As the police returned to Justice Park, though, the crowd followed, and “there were a number of incidents, including the use of pepper spray by the crowd,” Miriam Dickler, a city spokeswoman, said in a statement.
At one point, the police again ordered the crowd to disperse, but the protesters remained entrenched. Ms. Dickler said the Virginia State Police then released three canisters of tear gas.
“The crowd immediately dispersed,” she said.
Over the course of the day, Ms. Dickler said that at least 23 people had been arrested, and that at least three people had been taken to a hospital — two for “heat-related issues” and one for an “alcohol-related issue.”
In an email, Ms. Dickler said she could not “speak to the affiliations” of those who were arrested.
The rally, and the response to it, put the city on edge, and upset some residents who had hoped the event would end without any problems.
“We were just standing there, peaceful, on the sidewalk,” said Candice Maupin, a city resident and one of the counterprotesters. “We heard this boom, and then this green smoke, and our eyes started burning.”
City officials and church leaders had asked residents to stay away from the rally. Concerts and other events were planned to encourage residents to spend the day elsewhere.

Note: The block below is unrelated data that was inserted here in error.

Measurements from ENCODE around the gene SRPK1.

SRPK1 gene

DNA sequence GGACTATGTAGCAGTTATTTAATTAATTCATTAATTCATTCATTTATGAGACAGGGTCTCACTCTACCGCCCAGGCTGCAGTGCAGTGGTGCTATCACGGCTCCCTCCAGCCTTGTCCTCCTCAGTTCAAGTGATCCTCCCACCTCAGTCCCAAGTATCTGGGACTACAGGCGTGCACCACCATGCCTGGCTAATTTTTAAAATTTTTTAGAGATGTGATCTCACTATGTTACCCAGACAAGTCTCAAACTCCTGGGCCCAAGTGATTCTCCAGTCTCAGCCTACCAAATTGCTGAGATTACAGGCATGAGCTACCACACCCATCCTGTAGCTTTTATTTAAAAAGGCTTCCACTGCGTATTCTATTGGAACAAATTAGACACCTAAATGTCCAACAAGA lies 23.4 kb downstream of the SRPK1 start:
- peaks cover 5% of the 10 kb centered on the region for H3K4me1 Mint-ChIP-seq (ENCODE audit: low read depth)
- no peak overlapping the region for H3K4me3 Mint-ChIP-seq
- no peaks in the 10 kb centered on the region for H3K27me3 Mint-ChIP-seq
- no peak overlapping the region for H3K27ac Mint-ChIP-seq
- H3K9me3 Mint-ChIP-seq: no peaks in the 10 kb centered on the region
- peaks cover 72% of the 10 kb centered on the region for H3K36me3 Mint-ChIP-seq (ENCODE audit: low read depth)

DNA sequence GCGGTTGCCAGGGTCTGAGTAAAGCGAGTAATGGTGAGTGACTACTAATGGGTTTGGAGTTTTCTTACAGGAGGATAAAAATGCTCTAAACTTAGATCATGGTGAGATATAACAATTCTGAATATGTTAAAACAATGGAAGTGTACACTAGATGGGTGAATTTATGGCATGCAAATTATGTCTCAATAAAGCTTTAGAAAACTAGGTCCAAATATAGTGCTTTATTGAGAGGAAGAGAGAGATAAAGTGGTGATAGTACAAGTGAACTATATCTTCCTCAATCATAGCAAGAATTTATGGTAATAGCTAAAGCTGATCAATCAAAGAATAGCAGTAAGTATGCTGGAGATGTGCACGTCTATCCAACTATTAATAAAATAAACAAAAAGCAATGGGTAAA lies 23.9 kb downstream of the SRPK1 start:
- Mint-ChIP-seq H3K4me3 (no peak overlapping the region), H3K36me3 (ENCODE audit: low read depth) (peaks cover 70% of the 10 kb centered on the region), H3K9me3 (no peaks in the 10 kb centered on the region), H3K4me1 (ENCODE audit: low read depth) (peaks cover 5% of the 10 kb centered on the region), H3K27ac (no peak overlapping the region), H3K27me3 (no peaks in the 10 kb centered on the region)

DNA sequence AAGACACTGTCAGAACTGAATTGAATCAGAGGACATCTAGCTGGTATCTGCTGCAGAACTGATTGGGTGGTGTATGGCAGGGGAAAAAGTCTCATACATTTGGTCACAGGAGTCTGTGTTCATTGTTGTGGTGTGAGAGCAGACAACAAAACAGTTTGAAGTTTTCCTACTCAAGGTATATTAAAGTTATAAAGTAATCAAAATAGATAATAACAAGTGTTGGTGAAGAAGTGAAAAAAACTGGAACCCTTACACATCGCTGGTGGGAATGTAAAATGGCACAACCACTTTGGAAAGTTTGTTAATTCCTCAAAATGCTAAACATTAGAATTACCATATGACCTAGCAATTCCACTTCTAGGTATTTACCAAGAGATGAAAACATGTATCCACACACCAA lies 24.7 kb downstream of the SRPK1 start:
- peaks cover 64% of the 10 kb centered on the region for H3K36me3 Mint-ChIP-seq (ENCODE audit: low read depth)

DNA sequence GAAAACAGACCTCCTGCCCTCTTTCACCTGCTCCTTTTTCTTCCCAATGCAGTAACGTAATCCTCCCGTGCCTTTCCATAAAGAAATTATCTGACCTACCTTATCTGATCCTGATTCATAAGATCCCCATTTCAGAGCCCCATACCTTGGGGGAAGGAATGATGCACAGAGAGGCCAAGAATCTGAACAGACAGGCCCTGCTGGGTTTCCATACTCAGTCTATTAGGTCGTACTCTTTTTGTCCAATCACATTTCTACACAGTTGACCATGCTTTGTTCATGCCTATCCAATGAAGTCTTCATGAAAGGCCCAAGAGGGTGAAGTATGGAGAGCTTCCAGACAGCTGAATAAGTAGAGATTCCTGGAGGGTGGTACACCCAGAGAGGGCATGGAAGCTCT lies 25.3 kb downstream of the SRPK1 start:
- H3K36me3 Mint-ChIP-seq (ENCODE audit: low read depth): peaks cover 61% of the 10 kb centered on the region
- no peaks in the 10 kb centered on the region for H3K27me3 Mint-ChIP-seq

“It’s become a game,” said Bob Fenwick, a city councilman.
Indeed, Charlottesville has become a flash point in a debate about how cities across the South should reconcile themselves with their past and, specifically, with the Civil War.
The Charlottesville City Council voted narrowly in April to sell the statue of Lee. But in May, a circuit court judge in the city issued a six-month injunction to halt the removal of the statue after a collection of individuals and groups — including the Virginia chapter of the Sons of Confederate Veterans — filed a lawsuit against the city.
Demonstrators led by Richard B. Spencer, a noted white supremacist, marched here in May to protest the city’s plan to remove the statue. Mr. Spencer posted pictures and videos from the gathering that showed demonstrators holding Confederate battle flags and a banner proclaiming, “We will not be replaced.”
“People should be able to respect our heritage,” said Amanda Barker, who identified herself on Saturday as a member of the Ku Klux Klan. She added that she was underwhelmed by the number of people who had turned out to oppose the rally.
Counterprotesters, who chanted “go home,” “black lives matter” and a variety of profanity-laced insults, said it was important for them to confront the Klan because simply ignoring white-supremacist viewpoints could allow such views to proliferate.
Ms. Dickler, the city spokeswoman, said another rally by white nationalists has been planned for Aug. 12.